It seems like yesterday when you could wake up early, go to the gym, head to work all day, come home and cook dinner, followed by the laundry, and watch your favorite TV show without skipping a beat. On the weekends, you would follow that up with family events without needing much sleep. It’s an unfortunate part of life to get older because we physically can’t achieve the same goals. While our minds are willing, our bodies can’t endure the same rigors anymore. As you reach your elderly years, adults in this age bracket are more susceptible to prescription drug abuse.
It’s not a surprise that we’re more likely to take prescription drugs as we reach our wisest years. A study released by the National Institute on Drug Abuse (NIDA) reports that more than 80 percent of adults aged 57 to 85 take at least one prescription medication each day. An estimated 50 percent take more than five medications or supplements daily. With the excessive number of prescriptions, the elderly have more opportunities to abuse their prescription drugs than others.
Elderly substance abusers face various risks, including harmful medication interactions, cognitive impairment, social isolation, poor nutrition, and an increased risk of falls leading to serious injuries. The problem is growing at an alarming rate, and the National Institutes of Health (NIH) reported that substance use disorder (SUD) rates in those older than 50 years would have increased from 2.8 million in 2006 to 5.7 million by 2020. The staggering increase has led to the need for specialized substance use treatment for the elderly.
As mentioned above, it’s challenging to accept your fate and not fulfill the same obligations you once could. With that said, the elderly also face other social, physical, and mental changes. As we age, our health starts to deteriorate, we might lose our significant other, and our children have families of their own, leading to isolation and loneliness. Prescription drug abuse might be what fills the void momentarily, but it may be killing you.
While signs of substance abuse will remain constant across the population, there are some differences as a person ages. It can make it more challenging to identify if an elderly member of your family abuses prescription drugs. To complicate this matter further, some signs resembling cognitive impairment and behaviors related to age require caregivers to be more aware of prescription drug abuse.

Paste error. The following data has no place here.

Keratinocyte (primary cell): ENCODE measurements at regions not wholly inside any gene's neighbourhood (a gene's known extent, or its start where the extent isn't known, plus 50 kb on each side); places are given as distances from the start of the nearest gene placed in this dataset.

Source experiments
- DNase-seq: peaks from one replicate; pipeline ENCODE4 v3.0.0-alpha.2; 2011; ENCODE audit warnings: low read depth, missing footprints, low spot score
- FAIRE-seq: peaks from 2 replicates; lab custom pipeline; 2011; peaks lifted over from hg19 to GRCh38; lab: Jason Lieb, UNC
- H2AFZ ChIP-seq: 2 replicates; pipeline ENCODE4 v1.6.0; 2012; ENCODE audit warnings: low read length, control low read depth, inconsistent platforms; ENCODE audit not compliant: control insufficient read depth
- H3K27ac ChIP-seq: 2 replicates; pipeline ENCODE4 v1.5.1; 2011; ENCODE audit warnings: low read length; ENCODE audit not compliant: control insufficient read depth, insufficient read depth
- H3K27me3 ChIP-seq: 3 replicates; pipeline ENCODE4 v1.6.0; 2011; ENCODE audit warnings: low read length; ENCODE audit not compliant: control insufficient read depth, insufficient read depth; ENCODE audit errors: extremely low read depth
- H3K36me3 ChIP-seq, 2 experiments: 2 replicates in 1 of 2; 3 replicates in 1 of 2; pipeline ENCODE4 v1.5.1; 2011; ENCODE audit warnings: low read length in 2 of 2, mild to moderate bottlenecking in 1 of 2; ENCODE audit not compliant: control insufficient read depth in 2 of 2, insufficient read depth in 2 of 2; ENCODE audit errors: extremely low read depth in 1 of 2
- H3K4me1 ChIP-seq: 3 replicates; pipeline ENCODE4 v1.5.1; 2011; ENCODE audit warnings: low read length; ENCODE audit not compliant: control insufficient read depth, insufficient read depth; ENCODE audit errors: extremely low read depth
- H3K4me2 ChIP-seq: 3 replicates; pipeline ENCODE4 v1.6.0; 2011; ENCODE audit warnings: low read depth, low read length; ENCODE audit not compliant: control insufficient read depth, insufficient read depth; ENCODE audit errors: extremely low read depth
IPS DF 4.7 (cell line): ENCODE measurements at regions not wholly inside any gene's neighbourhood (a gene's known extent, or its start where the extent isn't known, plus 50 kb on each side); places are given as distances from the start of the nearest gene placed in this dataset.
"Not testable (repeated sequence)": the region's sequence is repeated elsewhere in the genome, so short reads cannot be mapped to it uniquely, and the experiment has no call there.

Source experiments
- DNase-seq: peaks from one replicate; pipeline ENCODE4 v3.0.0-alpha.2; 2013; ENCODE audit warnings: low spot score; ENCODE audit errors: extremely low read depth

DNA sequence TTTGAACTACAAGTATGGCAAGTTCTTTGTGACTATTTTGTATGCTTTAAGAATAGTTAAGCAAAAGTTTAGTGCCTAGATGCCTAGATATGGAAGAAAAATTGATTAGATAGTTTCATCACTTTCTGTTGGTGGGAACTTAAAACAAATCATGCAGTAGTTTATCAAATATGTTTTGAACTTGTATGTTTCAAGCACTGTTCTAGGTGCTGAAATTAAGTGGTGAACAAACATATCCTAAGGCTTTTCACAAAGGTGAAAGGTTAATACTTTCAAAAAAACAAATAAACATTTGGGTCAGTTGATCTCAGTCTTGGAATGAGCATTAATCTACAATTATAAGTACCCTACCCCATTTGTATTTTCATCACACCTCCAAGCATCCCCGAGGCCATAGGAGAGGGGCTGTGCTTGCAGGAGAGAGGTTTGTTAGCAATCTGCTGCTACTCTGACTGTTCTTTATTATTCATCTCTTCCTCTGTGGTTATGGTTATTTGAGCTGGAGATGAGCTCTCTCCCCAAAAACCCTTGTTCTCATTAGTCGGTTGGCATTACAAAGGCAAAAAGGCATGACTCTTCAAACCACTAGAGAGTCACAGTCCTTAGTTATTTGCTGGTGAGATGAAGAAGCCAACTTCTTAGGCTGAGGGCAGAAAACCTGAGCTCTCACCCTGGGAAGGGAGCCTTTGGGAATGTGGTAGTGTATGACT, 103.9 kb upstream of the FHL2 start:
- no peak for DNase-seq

Although specific signs of elderly prescription drug abuse will vary from one person to another, some general signs include:
Addiction is a disease of the brain that will progress without help. The earlier the problem is recognized and dealt with, the higher likelihood of reducing adverse health effects. It will also lead to the older adult to find care providers that could help other problems that lead to the abuse. Without help, prescription drug abuse can lead to a decline in health and quality of life.
Prescription drug abuse can prevent the individual from taking care of themselves. It may also be challenging to maintain social interactions, proper nutrition, and adhering to medication regimens. Prescription drug abuse may also lead to the worsening of depression.
While some individuals will experience substance abuse at a young age that continues into their golden years, others will develop abuse patterns at an older age. The latter group will experience the same risk factors as younger prescription drug users that include:
These risk factors will occur more frequently as someone ages. On top of the above-listed factors, other risks more unique to the elderly include: